[SALESMAN'S CATALOGUE] DEWEY, D.M.
The Nurseryman's Specimen Book of American Horticulture and Floriculture, Fruits, Flowers, Ornamental Trees, Shrubs, Roses, &c.
[c. 1880]. Oblong 8vo. (8 1/8 x 5 1/4 inches). Chromolitographed title, 80 chromolithographed and stencil-colored plates. (Some minor toning, a few captions shaved , a few plates without captions or with pencilled captions.).
Contemporary wallet-style morocco gilt with marbled endplates
Provenance: James M. Chambers (binding, signature).
Agricultural trade catalogue with an extensive collection of plates.
The plates comprises: 58 fruit plates including apples, peaches, grapes, pears, plums, strawberries and other berries, currants; 11 flower plates including roses, honeysuckle, and hydrangea; 8 tree or bush plates including arbor vitae, weeping willow, ash, spruce, juniper and pine; and 3 landscape or scenery plates. Each plate is captioned with the plant's common name and properties specific to each plant ranging from durability to season to taste. Dewey was the most successful of the nineteenth-century nurserymen from Rochester, NY or "the Flower City." The plates his firm produced "were simple watercolours, but later, as demand grew, the technique of theorem paintings coloured with the help of stencils was used to multiply the number of copies as quickly and as cheaply as possible" (Oak Spring Pomona 64). The printmaking technique of chromolithography followed for printing, particularly with the advances in steam-driven production, was quickly put to great effect in the nursery industry in Rochester, where the greater number of firms were located. As a result, the Flower City became the center of horticultural publishing along with the garden firms. The nursery and seed selling business, which was a gentlemans hobby 100 years prior, remarkably expanded due to chromolithography which provided the ability to produce detailed, colored images of the crops of each seed. Plates such as these transformed the nursery business, making seeds accessible not just to farmers, but also to amateur growers. This trade catalogue provides an insight into this agricultural phenomenon in the late 19th century America.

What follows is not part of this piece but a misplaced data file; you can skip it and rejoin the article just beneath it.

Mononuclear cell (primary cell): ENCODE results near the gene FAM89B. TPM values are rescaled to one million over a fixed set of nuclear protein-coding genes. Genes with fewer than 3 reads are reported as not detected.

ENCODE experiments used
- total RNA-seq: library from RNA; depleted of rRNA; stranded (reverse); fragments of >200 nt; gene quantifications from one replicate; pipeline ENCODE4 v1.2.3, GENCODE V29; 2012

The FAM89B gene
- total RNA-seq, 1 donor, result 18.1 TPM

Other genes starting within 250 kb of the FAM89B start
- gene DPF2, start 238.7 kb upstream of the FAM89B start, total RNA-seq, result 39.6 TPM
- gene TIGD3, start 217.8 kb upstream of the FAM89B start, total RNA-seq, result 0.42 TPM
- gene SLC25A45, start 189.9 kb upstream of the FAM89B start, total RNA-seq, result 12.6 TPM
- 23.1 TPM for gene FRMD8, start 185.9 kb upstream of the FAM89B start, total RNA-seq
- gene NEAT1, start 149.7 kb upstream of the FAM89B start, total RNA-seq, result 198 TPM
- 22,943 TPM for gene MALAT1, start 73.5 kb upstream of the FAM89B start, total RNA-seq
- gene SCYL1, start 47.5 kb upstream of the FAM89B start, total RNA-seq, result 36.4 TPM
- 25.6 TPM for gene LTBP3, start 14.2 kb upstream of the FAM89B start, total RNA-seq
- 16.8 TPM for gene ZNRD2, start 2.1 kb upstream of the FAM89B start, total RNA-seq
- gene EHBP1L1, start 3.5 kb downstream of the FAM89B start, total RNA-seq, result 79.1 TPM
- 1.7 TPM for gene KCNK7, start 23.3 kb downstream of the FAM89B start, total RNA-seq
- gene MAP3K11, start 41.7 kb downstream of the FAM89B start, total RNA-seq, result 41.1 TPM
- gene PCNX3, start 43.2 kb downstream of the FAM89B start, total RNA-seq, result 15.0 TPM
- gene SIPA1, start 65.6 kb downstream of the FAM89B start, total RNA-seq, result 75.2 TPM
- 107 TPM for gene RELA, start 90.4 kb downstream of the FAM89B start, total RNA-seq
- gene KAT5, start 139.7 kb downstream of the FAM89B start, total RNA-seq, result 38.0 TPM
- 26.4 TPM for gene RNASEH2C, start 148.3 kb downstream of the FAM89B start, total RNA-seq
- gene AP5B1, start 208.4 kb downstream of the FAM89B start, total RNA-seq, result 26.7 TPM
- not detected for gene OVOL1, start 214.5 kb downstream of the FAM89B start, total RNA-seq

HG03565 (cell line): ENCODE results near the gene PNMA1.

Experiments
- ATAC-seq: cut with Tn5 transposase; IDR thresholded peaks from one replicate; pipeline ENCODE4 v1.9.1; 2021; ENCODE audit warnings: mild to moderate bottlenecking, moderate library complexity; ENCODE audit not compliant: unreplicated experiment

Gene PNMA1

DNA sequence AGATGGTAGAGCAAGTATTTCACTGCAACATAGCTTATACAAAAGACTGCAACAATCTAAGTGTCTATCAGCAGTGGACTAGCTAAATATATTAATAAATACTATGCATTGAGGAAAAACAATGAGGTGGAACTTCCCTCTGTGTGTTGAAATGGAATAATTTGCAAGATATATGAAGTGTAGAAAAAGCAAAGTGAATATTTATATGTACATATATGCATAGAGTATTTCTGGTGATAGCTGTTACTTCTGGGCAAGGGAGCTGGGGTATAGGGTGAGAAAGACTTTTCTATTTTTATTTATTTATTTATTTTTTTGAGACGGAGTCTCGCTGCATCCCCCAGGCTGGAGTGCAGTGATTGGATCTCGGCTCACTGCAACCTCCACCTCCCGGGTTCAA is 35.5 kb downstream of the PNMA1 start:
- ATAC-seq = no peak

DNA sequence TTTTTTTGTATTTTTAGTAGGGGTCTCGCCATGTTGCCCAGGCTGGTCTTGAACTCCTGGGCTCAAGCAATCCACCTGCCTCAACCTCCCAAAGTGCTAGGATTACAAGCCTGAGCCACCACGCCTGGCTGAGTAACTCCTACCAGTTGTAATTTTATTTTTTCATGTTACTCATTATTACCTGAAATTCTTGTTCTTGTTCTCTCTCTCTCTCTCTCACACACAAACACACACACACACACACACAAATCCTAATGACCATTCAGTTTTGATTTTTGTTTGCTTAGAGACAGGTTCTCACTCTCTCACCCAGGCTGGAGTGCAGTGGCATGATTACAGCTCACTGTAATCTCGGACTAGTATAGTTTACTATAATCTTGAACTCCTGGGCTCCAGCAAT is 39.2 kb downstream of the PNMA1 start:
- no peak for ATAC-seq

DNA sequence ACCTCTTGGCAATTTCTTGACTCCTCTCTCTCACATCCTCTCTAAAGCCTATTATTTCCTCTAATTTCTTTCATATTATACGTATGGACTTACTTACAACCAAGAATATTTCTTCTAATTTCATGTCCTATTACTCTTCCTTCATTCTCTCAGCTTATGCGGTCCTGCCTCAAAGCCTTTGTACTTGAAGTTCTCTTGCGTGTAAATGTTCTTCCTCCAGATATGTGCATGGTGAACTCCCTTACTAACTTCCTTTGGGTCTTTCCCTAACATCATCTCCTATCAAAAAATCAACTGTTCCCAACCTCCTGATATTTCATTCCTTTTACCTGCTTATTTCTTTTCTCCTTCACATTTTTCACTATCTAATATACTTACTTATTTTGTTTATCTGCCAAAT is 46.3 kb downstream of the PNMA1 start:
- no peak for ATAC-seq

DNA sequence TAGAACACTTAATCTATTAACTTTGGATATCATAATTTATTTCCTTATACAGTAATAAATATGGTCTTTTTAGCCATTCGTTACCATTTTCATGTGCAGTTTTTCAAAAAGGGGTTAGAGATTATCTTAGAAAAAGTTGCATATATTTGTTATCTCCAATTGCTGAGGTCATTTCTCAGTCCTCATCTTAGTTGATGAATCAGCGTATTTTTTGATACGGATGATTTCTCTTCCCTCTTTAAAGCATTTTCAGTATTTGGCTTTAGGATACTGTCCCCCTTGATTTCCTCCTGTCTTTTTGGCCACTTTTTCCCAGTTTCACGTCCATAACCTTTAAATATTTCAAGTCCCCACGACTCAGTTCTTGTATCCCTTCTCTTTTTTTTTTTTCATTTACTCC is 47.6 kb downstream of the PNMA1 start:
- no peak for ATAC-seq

Oak Spring Pomona, 64; "Revolutionizing the Garden Industry with Art: Part One," Biodiversity Heritage Library.